The fertile soil and ample water resources around Hennur shaped its history and led to urban settlements in the area
The fertile soil of Hennur valley — Hennur is located on the banks of South-Pennar river — has helped shape the area’s history.
Earliest evidence of human activity in this region is found at Managondanahalli village, where a culture that is over 1,00,000 years old has been unearthed.
Tools from an ‘Upper-Paleolithic culture’, considered pre-Ice Age, were recovered by archaeologist C. Krishnamurthy in 1970 and point to a nomadic community that travelled place to place for food.
More recent Iron Age-sites, around 3,000 years old, have also been found in this area. Several villages near Hennur, including Kannur, Managondanahalli and Chikkajala, have Iron Age burials, with iron implements that were used for agriculture.
K.R. Puram’s hero
The great prosperity that agricultural surplus brought to the area led eventually to the emergence of empire sates in this region. The western Ganga dynasty emerged from the Nandi-hills region, not far from here.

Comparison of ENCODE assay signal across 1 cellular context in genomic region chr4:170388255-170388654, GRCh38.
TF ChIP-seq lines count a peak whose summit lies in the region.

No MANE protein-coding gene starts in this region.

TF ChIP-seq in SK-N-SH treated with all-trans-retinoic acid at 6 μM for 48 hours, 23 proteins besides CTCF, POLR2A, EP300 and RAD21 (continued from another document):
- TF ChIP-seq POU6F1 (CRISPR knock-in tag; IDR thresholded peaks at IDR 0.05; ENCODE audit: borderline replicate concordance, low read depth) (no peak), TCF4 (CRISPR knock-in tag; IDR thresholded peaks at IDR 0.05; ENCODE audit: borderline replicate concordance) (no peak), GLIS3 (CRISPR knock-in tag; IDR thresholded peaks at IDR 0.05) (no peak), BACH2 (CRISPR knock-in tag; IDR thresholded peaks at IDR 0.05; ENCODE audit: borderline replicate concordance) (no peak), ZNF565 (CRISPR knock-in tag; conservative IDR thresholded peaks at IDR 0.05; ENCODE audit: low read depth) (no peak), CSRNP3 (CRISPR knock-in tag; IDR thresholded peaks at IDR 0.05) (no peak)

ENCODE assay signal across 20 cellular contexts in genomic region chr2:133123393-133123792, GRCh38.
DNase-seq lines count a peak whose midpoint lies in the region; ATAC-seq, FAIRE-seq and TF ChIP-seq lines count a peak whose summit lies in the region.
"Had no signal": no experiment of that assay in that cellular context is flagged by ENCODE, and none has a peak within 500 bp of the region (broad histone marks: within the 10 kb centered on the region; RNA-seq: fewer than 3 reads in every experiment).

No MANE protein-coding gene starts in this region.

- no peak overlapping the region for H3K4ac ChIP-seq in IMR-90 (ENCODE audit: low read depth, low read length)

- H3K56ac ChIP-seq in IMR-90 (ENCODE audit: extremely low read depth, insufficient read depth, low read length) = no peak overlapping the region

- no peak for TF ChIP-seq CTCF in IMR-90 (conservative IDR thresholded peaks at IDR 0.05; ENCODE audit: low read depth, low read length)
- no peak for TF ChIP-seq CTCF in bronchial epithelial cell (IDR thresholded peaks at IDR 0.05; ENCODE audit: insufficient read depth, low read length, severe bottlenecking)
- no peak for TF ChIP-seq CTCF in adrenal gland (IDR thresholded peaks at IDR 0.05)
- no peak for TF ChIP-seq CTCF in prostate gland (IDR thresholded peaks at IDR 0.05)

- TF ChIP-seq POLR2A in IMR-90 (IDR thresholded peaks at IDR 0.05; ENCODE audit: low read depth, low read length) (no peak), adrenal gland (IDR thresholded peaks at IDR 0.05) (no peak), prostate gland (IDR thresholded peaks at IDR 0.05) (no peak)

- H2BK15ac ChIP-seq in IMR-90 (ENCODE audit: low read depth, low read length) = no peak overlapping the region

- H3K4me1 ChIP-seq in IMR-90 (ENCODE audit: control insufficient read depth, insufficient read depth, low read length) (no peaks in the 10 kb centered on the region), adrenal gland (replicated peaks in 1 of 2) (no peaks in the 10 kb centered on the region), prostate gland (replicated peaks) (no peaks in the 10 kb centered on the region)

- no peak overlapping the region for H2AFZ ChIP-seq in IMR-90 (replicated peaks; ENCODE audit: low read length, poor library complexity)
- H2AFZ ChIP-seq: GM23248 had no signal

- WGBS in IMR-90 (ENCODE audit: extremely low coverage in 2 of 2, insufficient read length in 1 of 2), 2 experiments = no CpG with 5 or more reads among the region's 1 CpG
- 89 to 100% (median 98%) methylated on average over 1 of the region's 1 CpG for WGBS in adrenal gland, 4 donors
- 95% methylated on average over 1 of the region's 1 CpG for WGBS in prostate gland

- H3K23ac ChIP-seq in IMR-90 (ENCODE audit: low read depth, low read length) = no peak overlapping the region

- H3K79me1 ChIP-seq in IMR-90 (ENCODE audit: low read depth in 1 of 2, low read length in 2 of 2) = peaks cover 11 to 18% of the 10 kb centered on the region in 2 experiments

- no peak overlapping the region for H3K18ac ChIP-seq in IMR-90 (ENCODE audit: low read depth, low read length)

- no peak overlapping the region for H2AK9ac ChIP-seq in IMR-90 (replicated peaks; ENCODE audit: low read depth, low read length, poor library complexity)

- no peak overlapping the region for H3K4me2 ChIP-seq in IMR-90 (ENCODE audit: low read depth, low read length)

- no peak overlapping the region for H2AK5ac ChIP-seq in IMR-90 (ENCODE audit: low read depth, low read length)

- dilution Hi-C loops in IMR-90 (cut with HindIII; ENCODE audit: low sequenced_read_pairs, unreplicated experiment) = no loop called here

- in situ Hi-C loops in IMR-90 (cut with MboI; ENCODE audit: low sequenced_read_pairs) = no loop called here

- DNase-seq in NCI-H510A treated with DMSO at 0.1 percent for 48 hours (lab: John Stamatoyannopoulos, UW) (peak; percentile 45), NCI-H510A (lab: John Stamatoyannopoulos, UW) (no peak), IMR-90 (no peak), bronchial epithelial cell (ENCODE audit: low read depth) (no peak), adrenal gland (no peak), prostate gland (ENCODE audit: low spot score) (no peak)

Wars were fought to protect villages and property. The Ganga period ‘hero-stone’ or viragallu, still found at K.R. Puram town, has an inscription that speaks of ‘Mareya’ who fought to protect his village in 750 A.D., ultimately losing his life to the cause.
Women played a role
The many reservoirs built in the Hennur valley — Hennur, Rachanahalli, Horamavu, Kempapura, K.R. Puram, Agrahara, Kacharakanahalli, Mahadevapura, Kaggadasapura Hebbal, Nagavara and Jakkur — played an equally vital role in the history of the region. Some of these tanks are a thousand years old. Several ancient inscriptions offer insights into the construction of these tanks and the land donations made for their maintenance.
Women too actively participated in the construction of the tanks for irrigation. According to an ancient inscription at Kyalasanahalli near K.R. Puram, a woman called Nagasani at Kyalasanahalli village constructed a tank in 1366 A.D. This Telugu inscription also mentions that she would be awarded for her valuable social work and that 21 future generations in her family would reap the benefits of her work.
The fertile land and ample water sources promoted not just agricultural settlements at Hennur, but also urban growth. Ancient inscriptions at Allalasandra refer to the existence of the fortified town there in 1340, during the Hoysala rule.
Many such urban settlements around the region are also referred to in ancient inscriptions. These include Hebbal, Hennur, Nagavara Nagasettihalli, Jakkur, Kodihehalli, Allalasandra, Kempapura and Hudi.
Link to Kempe Gowda 1
It is interesting that the founder of Bangalore city, Kempe Gowda I, also made his first settlement in this region.
The author is Deputy Director, Indian Council of Historical Research, Southern Regional Centre